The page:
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Prime Ministers and History


John Simkin
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Max Hastings wrote an interesting article in today's Guardian about British prime ministers and how they are remembered in the history books:

Tony Blair is working overtime to reform education, commission a new generation of nuclear power stations, bring stable government to Northern Ireland, impose a new vision on Europe, create stability in Iraq, all within the span of two or three years before he quits the scene. It is amazing that such an intelligent man can still suppose, first, that his objectives are attainable and, second, that he will receive any credit for them from the electorate.

It is the fate of almost all governments to be remembered not for what they achieved, but for their failures and embarrassments. Of postwar prime ministers, only two can claim substantial and widely acknowledged legacies. Clement Attlee created the welfare state, and Margaret Thatcher restored the credibility of British capitalism.

Of the remainder, Eden is known only for Suez, Macmillan for Profumo and "you've never had it so good". Wilson left behind his "lavender list", the notorious resignation honours, together with memories of incessant economic crises. Historians of the Heath era focus upon his eviction by the striking miners, rather than his success in taking Britain into Europe. Callaghan presided over the winter of discontent; Major over six years of ridicule, culminating in a painful dispute about whether he wore his underpants inside or outside his shirt.

If all this is flippant and unjust, it represents a reasonably accurate summary of the public perception of modern British political history. If educated adults were asked what substantial acts of governance might be attributed to each of the above national leaders, most would struggle to provide answers.

About two years ago, talking to one of Blair's close associates, I expressed surprise that the prime minister wanted to carry on through a third term, given the fantastic strain of the job, and the unlikelihood of success in his cherished objectives. My friend said: "Oh, but Tony doesn't see it like that at all. He is convinced that if he serves another term, the British people will understand what he has done for them."

In order to serve as a frontline minister, to sustain oneself at the top of the greasy pole, it is essential to be that sort of optimist, whose kind are to be glimpsed nightly at the tables of our great casinos, or buying lottery tickets.

Blair will be recognised by history as a consummate politician, orator, vote-winner. It seems unlikely, however, that he will be judged to have used the power he gained to much lasting effect. To a remarkable degree, he has presided over Britain rather than ruled it.

He has articulated objectives that reasonable people can share: enterprise, compassion, better health and schooling, good deeds in Africa, economic stability. But neither he nor most of his cabinet have discovered how to get things done. They have failed to master the art of translating aspiration into achievement through effective administration.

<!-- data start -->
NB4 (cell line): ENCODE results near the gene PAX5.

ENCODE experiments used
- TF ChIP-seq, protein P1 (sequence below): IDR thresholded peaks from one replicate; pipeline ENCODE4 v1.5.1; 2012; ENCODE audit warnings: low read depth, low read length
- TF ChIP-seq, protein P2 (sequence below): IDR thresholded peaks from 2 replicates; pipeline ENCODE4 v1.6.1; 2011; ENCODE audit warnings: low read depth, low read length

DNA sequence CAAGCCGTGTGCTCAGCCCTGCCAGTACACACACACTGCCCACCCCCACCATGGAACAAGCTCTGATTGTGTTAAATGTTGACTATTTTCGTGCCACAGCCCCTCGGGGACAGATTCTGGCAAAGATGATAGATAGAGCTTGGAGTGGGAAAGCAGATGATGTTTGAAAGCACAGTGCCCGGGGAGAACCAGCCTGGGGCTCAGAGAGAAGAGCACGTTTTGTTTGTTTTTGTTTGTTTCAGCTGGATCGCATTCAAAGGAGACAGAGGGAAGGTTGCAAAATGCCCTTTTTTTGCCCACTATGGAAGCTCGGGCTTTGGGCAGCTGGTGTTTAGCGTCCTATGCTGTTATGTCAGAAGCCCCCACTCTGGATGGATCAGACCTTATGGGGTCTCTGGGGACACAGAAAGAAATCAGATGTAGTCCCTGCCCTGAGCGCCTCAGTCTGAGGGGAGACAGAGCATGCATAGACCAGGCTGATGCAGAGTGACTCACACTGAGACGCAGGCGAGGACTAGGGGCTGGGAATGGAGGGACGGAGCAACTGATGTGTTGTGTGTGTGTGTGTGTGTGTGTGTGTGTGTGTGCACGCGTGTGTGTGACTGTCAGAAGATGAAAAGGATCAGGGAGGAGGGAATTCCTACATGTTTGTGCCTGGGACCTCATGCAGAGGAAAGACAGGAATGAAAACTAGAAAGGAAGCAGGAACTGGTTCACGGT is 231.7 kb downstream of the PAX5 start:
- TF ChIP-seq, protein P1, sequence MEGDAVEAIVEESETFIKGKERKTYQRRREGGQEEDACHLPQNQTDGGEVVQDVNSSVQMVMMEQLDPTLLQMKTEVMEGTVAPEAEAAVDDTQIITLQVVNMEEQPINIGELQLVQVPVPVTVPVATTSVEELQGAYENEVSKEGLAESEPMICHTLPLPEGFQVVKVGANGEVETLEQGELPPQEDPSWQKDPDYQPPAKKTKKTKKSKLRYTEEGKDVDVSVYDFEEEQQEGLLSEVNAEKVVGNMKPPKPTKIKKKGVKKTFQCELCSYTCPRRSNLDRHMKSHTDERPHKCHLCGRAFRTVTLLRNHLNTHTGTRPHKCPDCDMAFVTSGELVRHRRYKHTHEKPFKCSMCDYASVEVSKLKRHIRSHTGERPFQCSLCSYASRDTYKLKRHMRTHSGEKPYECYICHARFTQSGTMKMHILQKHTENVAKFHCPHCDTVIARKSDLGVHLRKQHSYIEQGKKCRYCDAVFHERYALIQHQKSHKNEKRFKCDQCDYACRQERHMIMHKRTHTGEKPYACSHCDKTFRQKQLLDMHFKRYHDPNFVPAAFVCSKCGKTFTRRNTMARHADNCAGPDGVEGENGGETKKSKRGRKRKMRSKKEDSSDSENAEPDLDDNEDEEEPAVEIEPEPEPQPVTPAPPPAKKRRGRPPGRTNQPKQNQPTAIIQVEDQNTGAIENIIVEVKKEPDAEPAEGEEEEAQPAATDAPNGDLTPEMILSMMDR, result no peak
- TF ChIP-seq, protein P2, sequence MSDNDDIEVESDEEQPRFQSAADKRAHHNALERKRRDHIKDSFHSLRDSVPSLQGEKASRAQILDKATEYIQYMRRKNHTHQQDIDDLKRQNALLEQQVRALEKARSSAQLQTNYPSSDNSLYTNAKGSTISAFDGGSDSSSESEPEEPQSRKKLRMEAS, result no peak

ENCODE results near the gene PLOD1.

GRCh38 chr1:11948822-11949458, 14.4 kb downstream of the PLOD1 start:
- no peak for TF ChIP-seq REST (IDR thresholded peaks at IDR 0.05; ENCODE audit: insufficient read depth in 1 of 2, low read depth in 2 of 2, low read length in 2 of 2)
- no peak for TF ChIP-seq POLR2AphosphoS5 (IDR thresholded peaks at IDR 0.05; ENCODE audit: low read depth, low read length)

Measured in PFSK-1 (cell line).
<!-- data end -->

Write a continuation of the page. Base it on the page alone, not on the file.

The backgrounds of most ministers are a serious handicap in office. Few, before reaching Whitehall, had ever run anything or acquired executive skills. Their talents and experience are founded upon rhetoric and political manoeuvre. They govern by hoping that if one declares a commitment to something often enough, it will come to pass.

In a just world, Blair might gain credit for the fact that the British people have been pretty content for most of his time in office. His government has done little to make them angry, at least until the pensions issue began to get serious. He has presided over a period of prosperity, which a decade or two hence we shall look back on as fortunate.

But it is unlikely that Mrs Smith in Coventry will say in her old age: "Gosh, how grateful we were to nice Tony Blair for all that!" People are seldom, if ever, grateful to governments. The Scots and Welsh are unlikely to erect statues of Blair for giving them devolution, nor the Irish to regard him as the architect of their future and still somewhat speculative tranquillity.

By now, you will have perceived where this line of thought is heading. Galling though it must be to him, Blair's legacy will be Iraq. It is plain that, whatever the outcome, it will not be a happy one. Whether or no the coalition forces swiftly depart, the saga will drag on for years, poisoning western relations with the Islamic world. It is unlikely that Iraq can be sustained as a unitary state. Much more bloodshed is to come.

No amount of massage can alter the fact that this was a war of choice, not necessity. Blair, intoxicated by the sensation of standing shoulder to shoulder with the most powerful man on earth in doing a good deed, committed Britain on a false prospectus and in the caravan of gross incompetents in Washington. The consequences threaten to be interminable, not least in this country's increased vulnerability to terrorism.

It is hard to imagine any political historian, never mind the British public, attributing our involvement in this shambles to anything beyond the misjudgment of one man, the prime minister. Posterity will be no more impressed by Blair's professed honourable intentions than by those of Anthony Eden in Egypt, half a century ago.

The memory of Blair's government will be dominated by this disastrous foreign war, rather than, for instance, by his maintenance of a successful economy at home and brilliant speeches to successive Labour party conferences.

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Max Hastings wrote an interesting article in today's Guardian about British prime ministers and how they are remembered in the history books:

Tony Blair is working overtime to reform education, commission a new generation of nuclear power stations, bring stable government to Northern Ireland, impose a new vision on Europe, create stability in Iraq, all within the span of two or three years before he quits the scene. It is amazing that such an intelligent man can still suppose, first, that his objectives are attainable and, second, that he will receive any credit for them from the electorate.

It is the fate of almost all governments to be remembered not for what they achieved, but for their failures and embarrassments. Of postwar prime ministers, only two can claim substantial and widely acknowledged legacies. Clement Attlee created the welfare state, and Margaret Thatcher restored the credibility of British capitalism.